In fact, Francis was a pioneer Catholic communicator, one who used print media to bring the people of the village in southeastern France where he was pastor, back to the Catholic Church in the years following the Reformation.
His method of evangelization was straightforward — he wrote tracts on various aspects of Catholic teaching, had them printed and shoved them under people’s doors. He used a new technology to deal with new problems.
The Church still sees Francis as a model communicator and every year on his feast the Vatican announces the theme for the pope’s message for World Communications Day, which is marked on Ascension Sunday.
On World Communications Day in 1971, the Vatican issued a lengthy statement which proclaimed, “It is hard to see how people can keep in touch with what is happening in the Church without the Catholic press. Neither can people keep a Catholic attitude towards what happens in the world without the help of commentaries on the news written in the light of Christian principles.”
Catholics, especially laity, need more than the parish bulletin and a Sunday homily to be formed in the faith. They need their own media.
Across the ideological divide from the Church was Vladimir Lenin, also a booster of print media. Lenin saw newspapers as vital to the Russian Revolution, that is, to social change. Lenin started a couple of newspapers in the run-up to the 1917 revolution and described their purpose as not only disseminating ideas and agitating the masses, but also as serving as “a collective organizer.” For Lenin, the newspaper was not only a part of intellectual formation, it is also created community.
Although the language and the goals of the Church are much different than those of Lenin, he had a point. To form Christian community, we need more than face-to-face communication.
Newspapers and magazines have long filled that purpose in the Church, letting Catholics know about the faith experiences of others, notifying them of upcoming events and reporting on recent occurrences.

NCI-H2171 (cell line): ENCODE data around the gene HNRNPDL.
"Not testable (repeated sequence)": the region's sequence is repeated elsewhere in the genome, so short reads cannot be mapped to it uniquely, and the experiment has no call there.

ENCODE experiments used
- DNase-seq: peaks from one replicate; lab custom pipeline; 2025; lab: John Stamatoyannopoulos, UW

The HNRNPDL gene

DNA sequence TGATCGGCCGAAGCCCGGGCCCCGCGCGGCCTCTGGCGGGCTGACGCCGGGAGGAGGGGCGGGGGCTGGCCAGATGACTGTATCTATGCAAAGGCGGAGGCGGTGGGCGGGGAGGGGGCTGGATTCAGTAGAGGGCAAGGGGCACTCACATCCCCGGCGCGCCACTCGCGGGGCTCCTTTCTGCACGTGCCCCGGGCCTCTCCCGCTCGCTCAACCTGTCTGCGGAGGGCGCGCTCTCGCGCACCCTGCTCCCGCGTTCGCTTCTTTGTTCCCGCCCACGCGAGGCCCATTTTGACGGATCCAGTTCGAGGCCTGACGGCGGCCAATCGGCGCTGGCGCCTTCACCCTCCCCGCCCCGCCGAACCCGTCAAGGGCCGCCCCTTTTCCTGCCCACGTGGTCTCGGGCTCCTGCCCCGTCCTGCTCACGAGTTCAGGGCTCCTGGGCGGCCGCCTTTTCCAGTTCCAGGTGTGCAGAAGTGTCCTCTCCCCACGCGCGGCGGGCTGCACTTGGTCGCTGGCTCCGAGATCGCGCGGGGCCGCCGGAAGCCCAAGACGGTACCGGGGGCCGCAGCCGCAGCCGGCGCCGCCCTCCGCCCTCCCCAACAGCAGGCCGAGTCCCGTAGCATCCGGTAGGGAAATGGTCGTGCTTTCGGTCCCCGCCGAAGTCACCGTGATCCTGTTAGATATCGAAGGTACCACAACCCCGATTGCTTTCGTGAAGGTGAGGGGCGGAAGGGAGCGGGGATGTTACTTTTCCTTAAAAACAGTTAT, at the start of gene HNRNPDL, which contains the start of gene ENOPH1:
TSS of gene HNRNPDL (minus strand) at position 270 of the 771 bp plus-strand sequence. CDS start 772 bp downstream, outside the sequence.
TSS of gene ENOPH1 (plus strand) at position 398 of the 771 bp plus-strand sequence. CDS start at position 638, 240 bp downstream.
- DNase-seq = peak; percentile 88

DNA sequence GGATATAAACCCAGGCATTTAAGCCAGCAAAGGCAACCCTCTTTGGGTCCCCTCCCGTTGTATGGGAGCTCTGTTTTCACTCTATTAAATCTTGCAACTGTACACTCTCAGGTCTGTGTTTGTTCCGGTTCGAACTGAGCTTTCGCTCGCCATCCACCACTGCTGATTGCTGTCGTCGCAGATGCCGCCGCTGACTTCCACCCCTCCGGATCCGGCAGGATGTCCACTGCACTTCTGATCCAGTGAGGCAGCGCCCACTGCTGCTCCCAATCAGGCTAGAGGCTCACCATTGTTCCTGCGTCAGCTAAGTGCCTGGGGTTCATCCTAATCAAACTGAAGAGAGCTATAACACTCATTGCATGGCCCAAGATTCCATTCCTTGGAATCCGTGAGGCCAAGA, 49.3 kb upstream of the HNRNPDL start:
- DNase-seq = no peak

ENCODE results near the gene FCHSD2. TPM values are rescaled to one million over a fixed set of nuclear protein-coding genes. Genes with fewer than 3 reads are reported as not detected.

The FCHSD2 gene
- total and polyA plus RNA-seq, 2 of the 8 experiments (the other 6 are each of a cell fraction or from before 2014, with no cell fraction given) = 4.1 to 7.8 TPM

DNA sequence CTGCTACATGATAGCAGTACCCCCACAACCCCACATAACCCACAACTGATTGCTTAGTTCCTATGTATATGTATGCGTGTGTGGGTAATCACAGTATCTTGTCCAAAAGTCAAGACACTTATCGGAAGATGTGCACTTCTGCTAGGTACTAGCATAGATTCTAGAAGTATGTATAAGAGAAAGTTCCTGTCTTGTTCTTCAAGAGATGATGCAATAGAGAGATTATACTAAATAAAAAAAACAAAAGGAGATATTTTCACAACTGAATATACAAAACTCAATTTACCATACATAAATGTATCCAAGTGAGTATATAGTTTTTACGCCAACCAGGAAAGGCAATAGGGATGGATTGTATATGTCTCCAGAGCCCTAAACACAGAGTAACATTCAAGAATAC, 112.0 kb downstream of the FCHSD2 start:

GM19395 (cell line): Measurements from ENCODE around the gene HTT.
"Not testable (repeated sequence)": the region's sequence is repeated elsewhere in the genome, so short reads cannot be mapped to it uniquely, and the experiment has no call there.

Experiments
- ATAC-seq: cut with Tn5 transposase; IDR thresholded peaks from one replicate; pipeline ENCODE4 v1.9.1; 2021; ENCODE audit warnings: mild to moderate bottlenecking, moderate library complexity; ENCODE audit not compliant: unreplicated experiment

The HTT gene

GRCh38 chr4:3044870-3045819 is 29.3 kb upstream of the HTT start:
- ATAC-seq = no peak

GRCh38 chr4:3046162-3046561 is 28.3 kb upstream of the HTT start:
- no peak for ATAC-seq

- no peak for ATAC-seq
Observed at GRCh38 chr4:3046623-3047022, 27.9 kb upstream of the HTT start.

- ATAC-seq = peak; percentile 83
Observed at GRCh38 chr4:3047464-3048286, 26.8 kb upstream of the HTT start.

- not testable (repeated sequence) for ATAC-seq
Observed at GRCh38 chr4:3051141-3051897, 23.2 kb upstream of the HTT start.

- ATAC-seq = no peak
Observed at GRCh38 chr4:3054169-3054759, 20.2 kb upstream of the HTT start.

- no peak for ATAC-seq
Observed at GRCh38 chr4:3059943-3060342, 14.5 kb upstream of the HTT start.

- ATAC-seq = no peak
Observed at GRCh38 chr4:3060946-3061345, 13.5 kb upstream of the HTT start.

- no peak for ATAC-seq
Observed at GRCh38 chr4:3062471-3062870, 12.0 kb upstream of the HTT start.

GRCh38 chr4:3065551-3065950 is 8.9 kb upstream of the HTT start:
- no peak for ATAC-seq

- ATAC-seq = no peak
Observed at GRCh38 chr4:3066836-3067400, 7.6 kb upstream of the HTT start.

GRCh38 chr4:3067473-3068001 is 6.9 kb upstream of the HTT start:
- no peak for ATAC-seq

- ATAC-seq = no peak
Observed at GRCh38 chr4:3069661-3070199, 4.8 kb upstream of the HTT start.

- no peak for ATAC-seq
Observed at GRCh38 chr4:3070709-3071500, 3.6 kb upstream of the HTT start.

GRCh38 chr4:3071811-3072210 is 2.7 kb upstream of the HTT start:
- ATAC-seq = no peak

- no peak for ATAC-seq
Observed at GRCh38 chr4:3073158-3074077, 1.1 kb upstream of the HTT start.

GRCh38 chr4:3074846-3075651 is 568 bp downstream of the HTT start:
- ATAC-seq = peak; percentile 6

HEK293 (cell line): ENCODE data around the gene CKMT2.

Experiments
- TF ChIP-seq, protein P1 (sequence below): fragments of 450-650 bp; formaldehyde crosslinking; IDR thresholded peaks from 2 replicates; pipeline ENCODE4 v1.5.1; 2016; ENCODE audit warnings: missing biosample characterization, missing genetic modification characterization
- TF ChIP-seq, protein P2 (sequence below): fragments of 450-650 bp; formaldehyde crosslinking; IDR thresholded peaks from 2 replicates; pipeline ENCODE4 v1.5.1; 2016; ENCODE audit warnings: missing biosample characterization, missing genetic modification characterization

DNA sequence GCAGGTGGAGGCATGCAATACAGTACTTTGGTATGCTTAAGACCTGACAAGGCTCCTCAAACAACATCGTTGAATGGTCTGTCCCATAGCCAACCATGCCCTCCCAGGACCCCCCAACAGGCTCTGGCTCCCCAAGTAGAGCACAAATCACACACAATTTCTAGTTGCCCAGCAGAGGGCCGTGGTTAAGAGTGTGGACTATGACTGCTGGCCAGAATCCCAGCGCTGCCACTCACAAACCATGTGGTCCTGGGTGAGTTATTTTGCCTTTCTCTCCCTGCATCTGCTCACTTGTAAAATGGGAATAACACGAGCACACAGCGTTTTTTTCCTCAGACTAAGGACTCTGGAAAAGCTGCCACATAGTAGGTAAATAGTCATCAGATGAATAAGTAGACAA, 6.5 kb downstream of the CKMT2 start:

Now, the world is into a new era in communications, one in which digital information is paramount. It is incumbent on the Church to adapt to this new world.
As long ago as 1990, before most had heard of the Internet or email, Pope John Paul II used his Communications Day message to declare that new media offered the Church yet another way to fulfill her mission of evangelization.
“Methods of facilitating communication and dialogue among her own members can strengthen the bonds of unity between them. Immediate access to information makes it possible for her to deepen her dialogue with the contemporary world.”
Nevertheless, one is impelled to ask how effective have the new media been in carrying out these tasks. The only plausible answer is that they have fallen far short of realizing Pope John Paul’s dream for them, and it is questionable if they ever will.
E-newsletters, websites, social media, blogs and email have become an essential part of any Church communications strategy. Newspapers, meanwhile, suffer from declining readership and are almost totally out of the consciousness of young people.
Still, I bet that if Francis de Sales were carrying out his mission of evangelism today, he would opt for print media over online methods. Print publications end up on tables in fast food restaurants and seats on subway trains where God’s serendipity can do its work. They can be forums for good reporting and open discussion involving a broad spectrum of Church or society.
As well, newspapers such as The Catholic Register are still knitting communities together. The heyday of newspapers is over, but nothing has risen to take their place. A Church serious about evangelization would not turn its back on them.
(Glen Argan, former editor of Western Catholic Reporter, writes from Edmonton. See www.glenargan.com.)